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Gulf crisis impact on Pakistan economy.

Gulf Crisis Impact on Pakistan Economy

Pakistan has been hit hard by the Gulf crisis. The oil price hike has given a serious jolt to its economy which was already in dire straits. Pakistan stood to lose 300 million dollars a year in workers' remittances alone while the total impact of the crisis on its balance of payments would amount to at least one billion dollars. The cost of resettling some 100,000 returning workers would run to at least 100 million dollars. An extra loss of 600 million dollars will be caused if prices stabilised around 25 dollars a barrel. There will be a further loss of 100 million dollars for an absence of trade with Irag and Kuwait per annum.

Thus to all appearances the situation is grave. No wonder therefore that Pakistan has been listed among the most severely affected countries by the World Bank and the IMF. In the situation, Pakistan looks forward to the developed countries of the West and the oil-rich Arab countries for bailing it out of this crisis. On its part, the Pakistan Government has tightened its bell to circumvent the situation. Stringent energy conservation measures have been taken, while a number of energy producing plants were being converted from oil to gas system. But the fact remains that the country cannot come out of the present impasse unless the oil-producing countries and developed Western nations besides international aid giving agencies come to the aid of Pak istan as they have been doing in the case of frontline states like Egypt, Turkey and Jordan. It is unfortunate that Pakistan has not been included in the category of most immediately impacted countries (MIICs) by the International Monetary Fund and the World Bank. Pakistan urgently needs two billion dollars to offset the effect of the Gulf crisis. However, Pakistan is making bilateral efforts for bilateral arrangements from various sources. In this connection, great significance attaches to caretaker Prime Minister Mustafa Jatoi's visit to Saudi Arabia and some of the Sheikhdoms. Although he said that he did not ask for anything, he did admit that discussions were held with the Gulf region leaders on matters including the impact on Pakistan economy and the additional resource constraints Pakistan was bearing as a sequel to the Gulf crisis. He disclosed that the Gulf states were mindful of the economic difficulties of Pakistan and viewed them with sympathy. He said that Pakistan's relations with the ECO (Iran and Turkey) countries and the Gulf states had assumed additional importance after the Gulf crisis.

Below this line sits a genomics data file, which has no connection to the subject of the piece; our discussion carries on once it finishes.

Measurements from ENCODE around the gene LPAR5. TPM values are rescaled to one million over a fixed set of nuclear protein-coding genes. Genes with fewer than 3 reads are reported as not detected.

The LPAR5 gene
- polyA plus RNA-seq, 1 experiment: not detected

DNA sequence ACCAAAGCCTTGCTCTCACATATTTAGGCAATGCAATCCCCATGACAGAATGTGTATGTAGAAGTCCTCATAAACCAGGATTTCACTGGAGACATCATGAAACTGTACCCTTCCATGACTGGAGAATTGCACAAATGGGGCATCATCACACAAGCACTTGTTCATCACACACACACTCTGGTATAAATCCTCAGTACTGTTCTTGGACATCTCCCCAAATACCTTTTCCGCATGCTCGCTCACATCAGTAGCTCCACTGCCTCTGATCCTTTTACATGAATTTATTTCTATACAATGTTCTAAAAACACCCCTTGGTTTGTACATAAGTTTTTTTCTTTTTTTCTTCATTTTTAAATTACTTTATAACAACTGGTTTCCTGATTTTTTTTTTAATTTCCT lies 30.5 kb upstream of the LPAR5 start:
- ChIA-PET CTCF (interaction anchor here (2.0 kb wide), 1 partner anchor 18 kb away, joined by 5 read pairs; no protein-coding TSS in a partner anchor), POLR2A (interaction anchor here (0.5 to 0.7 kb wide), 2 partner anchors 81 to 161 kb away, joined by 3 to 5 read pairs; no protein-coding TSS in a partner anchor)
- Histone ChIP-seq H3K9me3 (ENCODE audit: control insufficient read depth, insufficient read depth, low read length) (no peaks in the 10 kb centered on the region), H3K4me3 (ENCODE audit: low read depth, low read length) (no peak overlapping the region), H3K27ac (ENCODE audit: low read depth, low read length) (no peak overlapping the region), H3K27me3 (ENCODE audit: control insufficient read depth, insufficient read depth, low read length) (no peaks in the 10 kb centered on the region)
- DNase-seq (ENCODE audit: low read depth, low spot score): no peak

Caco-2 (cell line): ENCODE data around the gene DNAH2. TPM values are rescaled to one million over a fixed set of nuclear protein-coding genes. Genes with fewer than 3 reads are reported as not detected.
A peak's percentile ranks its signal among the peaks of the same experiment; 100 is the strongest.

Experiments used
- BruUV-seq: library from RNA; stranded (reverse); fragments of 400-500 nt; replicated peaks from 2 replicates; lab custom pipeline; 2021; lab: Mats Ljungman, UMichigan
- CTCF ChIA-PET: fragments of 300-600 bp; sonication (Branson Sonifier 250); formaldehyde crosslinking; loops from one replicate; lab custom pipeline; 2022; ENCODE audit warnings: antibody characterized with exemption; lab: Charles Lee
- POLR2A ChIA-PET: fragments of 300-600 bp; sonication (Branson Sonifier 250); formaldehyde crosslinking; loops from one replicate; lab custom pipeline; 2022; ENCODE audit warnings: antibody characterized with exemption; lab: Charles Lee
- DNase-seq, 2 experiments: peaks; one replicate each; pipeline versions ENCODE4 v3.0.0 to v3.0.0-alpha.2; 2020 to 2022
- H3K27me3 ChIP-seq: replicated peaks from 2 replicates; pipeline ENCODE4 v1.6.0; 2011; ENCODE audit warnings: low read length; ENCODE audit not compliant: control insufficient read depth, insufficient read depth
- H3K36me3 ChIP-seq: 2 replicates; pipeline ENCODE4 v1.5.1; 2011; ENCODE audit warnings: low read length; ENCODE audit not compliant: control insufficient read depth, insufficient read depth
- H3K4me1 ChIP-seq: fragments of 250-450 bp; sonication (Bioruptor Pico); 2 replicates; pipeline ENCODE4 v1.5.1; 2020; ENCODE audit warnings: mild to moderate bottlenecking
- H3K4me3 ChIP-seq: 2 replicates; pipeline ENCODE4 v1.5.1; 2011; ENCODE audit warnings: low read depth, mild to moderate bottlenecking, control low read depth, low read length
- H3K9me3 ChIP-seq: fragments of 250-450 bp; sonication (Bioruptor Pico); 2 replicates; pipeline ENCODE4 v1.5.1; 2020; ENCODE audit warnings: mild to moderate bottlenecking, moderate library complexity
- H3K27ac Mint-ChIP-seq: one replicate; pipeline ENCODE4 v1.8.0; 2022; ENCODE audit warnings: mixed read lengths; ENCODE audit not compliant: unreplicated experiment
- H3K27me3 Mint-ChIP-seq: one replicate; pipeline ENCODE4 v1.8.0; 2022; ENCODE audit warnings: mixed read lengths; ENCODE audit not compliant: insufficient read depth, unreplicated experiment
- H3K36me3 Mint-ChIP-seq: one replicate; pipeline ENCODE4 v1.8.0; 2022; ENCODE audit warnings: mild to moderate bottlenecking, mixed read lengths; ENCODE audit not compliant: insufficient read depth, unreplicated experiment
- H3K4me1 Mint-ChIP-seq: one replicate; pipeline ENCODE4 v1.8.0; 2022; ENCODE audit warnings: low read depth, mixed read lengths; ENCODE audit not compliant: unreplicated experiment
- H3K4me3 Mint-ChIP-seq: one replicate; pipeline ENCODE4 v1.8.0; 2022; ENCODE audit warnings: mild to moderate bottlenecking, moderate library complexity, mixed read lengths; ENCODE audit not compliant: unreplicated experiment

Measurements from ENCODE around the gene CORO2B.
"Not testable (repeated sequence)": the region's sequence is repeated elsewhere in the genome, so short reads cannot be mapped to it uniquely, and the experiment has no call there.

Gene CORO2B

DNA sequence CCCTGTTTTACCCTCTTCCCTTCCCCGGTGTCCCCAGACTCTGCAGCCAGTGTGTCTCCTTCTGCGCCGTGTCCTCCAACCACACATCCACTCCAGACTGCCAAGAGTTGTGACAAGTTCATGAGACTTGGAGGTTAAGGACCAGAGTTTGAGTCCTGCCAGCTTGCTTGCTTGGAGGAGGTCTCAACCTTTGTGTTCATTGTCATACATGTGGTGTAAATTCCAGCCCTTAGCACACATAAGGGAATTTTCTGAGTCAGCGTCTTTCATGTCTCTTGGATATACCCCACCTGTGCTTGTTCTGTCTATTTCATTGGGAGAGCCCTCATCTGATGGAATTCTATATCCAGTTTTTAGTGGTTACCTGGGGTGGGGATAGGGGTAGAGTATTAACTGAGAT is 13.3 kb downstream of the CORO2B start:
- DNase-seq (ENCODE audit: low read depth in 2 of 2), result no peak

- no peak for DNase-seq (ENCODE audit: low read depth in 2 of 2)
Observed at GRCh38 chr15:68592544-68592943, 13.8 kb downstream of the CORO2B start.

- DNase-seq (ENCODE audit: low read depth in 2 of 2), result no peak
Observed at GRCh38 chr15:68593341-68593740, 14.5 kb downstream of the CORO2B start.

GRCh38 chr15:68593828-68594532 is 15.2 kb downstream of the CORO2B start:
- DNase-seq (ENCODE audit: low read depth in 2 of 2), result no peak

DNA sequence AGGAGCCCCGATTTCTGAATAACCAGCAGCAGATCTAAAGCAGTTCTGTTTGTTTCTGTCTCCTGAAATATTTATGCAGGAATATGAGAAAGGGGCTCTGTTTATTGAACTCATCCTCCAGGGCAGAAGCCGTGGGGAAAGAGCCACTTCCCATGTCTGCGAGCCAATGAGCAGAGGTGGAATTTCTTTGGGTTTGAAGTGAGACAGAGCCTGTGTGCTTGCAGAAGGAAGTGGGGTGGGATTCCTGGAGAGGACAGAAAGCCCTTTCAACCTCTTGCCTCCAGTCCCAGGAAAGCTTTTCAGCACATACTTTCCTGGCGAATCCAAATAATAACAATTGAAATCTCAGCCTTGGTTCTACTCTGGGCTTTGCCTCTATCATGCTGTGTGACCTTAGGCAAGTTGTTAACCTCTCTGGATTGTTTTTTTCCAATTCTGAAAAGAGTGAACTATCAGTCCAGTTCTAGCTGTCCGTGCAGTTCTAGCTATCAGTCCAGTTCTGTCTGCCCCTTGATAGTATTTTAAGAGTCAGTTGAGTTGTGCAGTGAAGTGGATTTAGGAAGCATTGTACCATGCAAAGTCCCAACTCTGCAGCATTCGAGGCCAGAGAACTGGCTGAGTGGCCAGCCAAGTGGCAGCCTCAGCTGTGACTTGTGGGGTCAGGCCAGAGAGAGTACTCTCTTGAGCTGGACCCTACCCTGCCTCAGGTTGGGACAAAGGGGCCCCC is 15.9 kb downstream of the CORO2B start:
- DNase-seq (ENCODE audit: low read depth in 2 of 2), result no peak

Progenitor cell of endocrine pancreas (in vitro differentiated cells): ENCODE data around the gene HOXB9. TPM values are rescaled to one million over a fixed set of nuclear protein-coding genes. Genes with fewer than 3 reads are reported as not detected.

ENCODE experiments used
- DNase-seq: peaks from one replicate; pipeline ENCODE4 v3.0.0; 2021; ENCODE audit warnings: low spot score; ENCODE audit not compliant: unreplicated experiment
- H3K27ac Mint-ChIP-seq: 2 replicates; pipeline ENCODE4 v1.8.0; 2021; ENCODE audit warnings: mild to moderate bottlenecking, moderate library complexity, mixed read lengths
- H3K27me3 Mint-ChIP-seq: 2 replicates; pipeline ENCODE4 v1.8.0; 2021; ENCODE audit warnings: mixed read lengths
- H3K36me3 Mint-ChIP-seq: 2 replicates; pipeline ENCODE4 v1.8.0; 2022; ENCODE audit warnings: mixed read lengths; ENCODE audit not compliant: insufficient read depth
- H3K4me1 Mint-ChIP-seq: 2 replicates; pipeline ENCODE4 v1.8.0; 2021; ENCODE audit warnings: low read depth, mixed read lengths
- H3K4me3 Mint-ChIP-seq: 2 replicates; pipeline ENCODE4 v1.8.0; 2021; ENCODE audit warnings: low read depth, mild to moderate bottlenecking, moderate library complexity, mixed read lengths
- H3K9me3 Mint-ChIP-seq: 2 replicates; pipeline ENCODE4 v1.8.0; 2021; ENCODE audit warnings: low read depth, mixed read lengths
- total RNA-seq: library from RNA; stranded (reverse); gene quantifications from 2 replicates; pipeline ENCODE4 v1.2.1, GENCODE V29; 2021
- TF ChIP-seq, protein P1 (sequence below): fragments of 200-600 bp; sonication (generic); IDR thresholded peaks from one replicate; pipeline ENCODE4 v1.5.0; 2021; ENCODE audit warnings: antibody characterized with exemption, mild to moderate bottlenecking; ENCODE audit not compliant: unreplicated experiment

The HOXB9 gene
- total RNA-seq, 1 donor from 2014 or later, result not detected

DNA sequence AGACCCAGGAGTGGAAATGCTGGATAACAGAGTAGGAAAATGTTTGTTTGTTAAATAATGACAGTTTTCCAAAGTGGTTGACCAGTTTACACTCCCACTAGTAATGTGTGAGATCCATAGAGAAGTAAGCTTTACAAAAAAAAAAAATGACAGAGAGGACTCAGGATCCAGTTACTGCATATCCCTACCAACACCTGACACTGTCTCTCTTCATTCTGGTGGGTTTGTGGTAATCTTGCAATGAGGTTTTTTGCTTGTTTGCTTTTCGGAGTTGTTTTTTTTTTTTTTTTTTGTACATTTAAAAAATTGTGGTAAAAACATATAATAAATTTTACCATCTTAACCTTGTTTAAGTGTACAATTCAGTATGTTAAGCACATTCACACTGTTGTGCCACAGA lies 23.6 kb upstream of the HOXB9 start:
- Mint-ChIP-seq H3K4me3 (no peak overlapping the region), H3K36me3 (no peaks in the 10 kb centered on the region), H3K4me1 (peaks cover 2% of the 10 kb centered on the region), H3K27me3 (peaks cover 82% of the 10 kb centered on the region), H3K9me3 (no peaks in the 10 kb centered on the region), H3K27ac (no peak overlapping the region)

Though no clue has been given by the caretaker Prime Minister about any aid committed by the Gulf countries and Saudi Arabia to help Pakistan out of its predicament, it is assumed that the visit has produced some positive results. Meanwhile, the caretaker Finance Minister Sartaj Aziz is following up the Prime Minister's talks by holding discussions with his Saudi counterpart and other leaders of the Muslin countries in Washington.

Pakistan has already asked the United States, Britain, West Germany and Japan for financial help to cope with a higher oil import bill and a sharp fall in workers' remittances from the Gulf. While Pakistan made out forecasts in the 1990-91 budget on the basis of a price of 17 dollars per barrel, the price has shot up to 25 dollars a barrel and if it stabilised at this level, it would cost the country an extra 600 million dollars.